Woman Who Couldn't Urinate for 14 Months Due to Rare Condition Shares Story
Elle Adams was at a "breaking point" until she was finally diagnosed with a rare disorder.
A healthy urinary tract is vital for our overall well-being because it serves as our body's drainage system, which helps dispose of waste and excess fluids our body doesn't need. But one woman's sense of normalcy was flushed down the toilet when she couldn't pee for 14 months, causing life-altering changes. Elle Adams was a healthy 30-year-old living in East London, who suddenly couldn't urinate no matter how much she drank. After several trips to the ER and multiple doctor visits, Adams was finally diagnosed with a rare condition called Fowler's Syndrome and is sharing her story.
What to Know About Fowler's Syndrome
Fowler's Syndrome is a rare condition that typically affects young women in their 20s and 30s. The condition can be difficult to diagnose and symptoms include painful or difficult urination, back pain, pain over the bladder, and not being able to pass urine for hours. According to the Bladder & Bowel Community, the condition is "a cause of urinary retention (inability to pass water normally) in young women. Urinary retention in young women is not common but can be quite debilitating. The abnormality lies in the urethral sphincter (the muscle that keeps you continent). The problem is caused by the sphincter's failure to relax to allow urine to be passed normally. There is no neurological disorder associated with the condition and up to half the women have associated polycystic ovaries."
Adams Didn't Think Anything Was Wrong at First
In 2020, the London based content creator brushed off concerns that anything serious could be wrong. "I woke up and just couldn't go at all and I'd never had that before," she told MyLondon. "I thought, this is really odd, but just carried on with the day, and tried to forget about it. I left it about an hour and I thought, I just can't go. I'm at home, the tap's running, I couldn't be more relaxed. I tried absolutely everything." As the day went on, she became more alarmed and went to St. Thomas Hospital in London where she was told she had 800ml in her bladder. Usually, the urinary bladder can hold up to 500 ml of urine in women and 700 ml in men, according to the National Institutes of Health (NIH).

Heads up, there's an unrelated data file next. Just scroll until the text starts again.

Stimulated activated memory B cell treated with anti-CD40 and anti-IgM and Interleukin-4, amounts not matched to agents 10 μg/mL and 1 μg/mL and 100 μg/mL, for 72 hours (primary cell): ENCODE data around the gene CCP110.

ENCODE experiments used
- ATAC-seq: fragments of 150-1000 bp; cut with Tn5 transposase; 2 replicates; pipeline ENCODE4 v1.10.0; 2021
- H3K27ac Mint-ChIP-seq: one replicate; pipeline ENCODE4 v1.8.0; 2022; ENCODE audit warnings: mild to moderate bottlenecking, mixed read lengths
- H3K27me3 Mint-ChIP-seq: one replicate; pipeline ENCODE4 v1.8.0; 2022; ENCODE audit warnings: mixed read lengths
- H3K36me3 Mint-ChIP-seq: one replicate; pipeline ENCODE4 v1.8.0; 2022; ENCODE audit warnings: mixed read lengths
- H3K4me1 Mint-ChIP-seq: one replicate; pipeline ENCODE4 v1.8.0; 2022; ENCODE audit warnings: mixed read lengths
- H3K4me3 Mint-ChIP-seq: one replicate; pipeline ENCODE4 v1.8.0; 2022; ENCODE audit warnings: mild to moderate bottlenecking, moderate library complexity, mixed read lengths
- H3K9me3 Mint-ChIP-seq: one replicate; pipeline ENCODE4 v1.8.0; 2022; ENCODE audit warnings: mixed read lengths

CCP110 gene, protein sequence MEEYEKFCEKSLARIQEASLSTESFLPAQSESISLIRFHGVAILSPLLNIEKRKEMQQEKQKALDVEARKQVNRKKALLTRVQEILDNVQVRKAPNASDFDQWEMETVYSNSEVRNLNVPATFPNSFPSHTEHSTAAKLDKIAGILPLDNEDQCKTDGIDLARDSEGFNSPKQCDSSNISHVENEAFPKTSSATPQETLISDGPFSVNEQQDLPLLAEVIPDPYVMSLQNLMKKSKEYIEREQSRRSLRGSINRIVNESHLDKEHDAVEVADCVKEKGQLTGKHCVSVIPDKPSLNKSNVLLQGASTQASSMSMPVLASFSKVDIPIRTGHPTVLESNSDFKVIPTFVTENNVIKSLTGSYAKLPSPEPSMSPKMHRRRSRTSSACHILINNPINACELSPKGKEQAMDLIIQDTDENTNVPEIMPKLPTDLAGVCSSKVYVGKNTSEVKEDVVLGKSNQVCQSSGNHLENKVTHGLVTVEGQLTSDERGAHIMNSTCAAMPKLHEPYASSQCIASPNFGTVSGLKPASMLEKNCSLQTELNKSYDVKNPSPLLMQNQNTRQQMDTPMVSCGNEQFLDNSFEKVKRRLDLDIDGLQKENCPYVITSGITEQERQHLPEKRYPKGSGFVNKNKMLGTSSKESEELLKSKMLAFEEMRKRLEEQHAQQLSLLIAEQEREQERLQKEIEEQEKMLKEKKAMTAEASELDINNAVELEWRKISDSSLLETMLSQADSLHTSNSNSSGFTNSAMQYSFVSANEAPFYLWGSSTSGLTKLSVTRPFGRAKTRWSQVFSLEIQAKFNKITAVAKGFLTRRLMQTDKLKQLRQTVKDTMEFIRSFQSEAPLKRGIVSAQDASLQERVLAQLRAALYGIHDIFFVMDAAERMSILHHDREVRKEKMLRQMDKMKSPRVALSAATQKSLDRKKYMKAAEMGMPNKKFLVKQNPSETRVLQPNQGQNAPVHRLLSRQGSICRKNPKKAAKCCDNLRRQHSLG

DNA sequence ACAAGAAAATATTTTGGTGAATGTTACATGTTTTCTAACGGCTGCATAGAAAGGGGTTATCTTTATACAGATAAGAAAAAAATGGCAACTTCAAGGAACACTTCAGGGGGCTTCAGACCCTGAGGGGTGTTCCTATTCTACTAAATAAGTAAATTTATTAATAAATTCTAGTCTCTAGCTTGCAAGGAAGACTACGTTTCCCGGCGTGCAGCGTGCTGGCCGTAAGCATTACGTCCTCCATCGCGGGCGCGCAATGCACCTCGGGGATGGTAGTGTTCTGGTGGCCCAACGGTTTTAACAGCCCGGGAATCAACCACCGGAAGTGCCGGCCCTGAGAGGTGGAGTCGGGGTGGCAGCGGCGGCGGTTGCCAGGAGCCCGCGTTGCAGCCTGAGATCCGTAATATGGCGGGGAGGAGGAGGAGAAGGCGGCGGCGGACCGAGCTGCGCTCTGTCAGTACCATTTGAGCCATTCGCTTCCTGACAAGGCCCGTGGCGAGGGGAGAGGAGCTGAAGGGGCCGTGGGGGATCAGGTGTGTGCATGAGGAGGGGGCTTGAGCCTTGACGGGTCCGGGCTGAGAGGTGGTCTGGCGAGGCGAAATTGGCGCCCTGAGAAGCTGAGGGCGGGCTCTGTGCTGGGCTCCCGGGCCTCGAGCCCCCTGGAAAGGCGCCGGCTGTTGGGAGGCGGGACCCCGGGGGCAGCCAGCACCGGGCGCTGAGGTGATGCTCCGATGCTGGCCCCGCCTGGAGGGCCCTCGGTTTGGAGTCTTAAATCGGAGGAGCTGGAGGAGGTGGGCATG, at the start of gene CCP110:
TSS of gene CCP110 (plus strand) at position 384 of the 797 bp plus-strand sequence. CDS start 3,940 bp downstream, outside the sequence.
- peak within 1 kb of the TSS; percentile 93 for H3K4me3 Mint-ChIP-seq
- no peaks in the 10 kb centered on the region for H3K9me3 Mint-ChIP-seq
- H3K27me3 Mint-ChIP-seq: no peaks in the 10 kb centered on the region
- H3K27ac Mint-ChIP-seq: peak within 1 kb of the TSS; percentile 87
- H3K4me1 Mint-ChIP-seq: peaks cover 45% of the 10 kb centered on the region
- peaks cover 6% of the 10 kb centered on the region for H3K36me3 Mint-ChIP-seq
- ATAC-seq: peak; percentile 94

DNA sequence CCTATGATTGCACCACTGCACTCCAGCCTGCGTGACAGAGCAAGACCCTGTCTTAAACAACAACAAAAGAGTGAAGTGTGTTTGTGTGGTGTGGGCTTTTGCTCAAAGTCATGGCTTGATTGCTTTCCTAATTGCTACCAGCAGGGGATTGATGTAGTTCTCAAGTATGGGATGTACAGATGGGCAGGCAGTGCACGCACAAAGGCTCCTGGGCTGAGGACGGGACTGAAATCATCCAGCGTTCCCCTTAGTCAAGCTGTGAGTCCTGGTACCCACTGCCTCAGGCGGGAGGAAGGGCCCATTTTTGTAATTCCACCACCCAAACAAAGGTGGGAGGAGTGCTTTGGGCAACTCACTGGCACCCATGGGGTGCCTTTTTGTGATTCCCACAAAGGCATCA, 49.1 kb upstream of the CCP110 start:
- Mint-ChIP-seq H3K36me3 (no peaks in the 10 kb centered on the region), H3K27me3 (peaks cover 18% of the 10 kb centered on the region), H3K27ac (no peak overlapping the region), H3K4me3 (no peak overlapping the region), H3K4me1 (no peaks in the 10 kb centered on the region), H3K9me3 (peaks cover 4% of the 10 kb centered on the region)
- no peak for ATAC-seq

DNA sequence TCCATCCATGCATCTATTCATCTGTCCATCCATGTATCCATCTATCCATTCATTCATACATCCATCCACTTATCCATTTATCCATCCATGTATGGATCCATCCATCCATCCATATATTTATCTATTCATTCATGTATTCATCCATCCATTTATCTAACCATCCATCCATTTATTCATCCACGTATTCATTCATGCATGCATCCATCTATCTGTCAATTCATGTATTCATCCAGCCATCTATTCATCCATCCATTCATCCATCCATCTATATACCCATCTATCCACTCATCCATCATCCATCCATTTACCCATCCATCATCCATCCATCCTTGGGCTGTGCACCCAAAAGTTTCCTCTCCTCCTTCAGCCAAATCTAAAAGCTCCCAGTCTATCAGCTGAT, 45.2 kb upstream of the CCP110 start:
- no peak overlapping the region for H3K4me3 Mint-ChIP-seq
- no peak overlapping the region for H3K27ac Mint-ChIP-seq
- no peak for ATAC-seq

Doctors Gave Adams an Emergency Catheter
When it was discovered that Adams had so much urine in her bladder, doctors gave her an emergency catheter, which is a tube that's inserted into the bladder and drains urine. After four hours in the hospital, doctors told Adams they could either take the catheter out and see if she could urinate on her own, or go home and return to hospital in three weeks. "They took it out and I still couldn't go," told MyLondon. "I was taught to self-catheterise by a nurse, but she did it really quickly, and I couldn't do it myself." The doctors told her that 'this is just life now' and that her next appointment would be in three months.
Adams Was Told She's Be "Fine in a Few Weeks"
A nurse who saw Adams realized something major was happening and urged her to get another opinion, however, experts didn't take her condition seriously. "The nurse begged the consultant to see me that day, so I saw them in the end," she said. "They told me 'you've drank too much', but I drank barely anything. They then said 'you're also just an anxious young girl, I'm sure it will be fine in a few weeks."
Adams Went 14 Months Without Urinating on Her Own and Had No Diagnosis
After the runaround, Adams didn't return to the clinic for 14 months. During that time period, she administered catheters herself, but went back when she was having an issue with the catheter. It was then she was finally given a diagnosis. "I was told how I was likely suffering from Fowler's," the New York Post reports. "I was talked through the treatment options which were minimal — we did try medication but it just made no difference," she said.
Sacral Nerve Stimulation Treatment
According to the Post, Adams was told her "only option" was to go through Sacral Nerve Stimulation (SNS), a "therapy that addresses the communication problem between the bladder/bowel and the brain that may be causing symptoms," according to the Bladder & Bowel Community. In January 2023, Adams went through the procedure for SNS and she shared, "It is not life-changing, but it can help." She added, "I catheterize a lot less, around 50% less. It has made my life easier, after two years of hell it is all I can ask for," she said. "I am doing well, I am on the more well side of Fowler's. I am grateful for the difference, I am feeling better than I was."
Adams is Staying Positive
Adams's life has forever changed, but she's using her story to help raise awareness for the condition. "Fowler's is under researched and unheard of," she told MyLondon. "I really want to get the word out there. I always struggle in my own content with that line of awareness. But I want to portray that you can be positive, and live a nearly normal life, but also show people how bad it is. There is hope for people it's just happened to."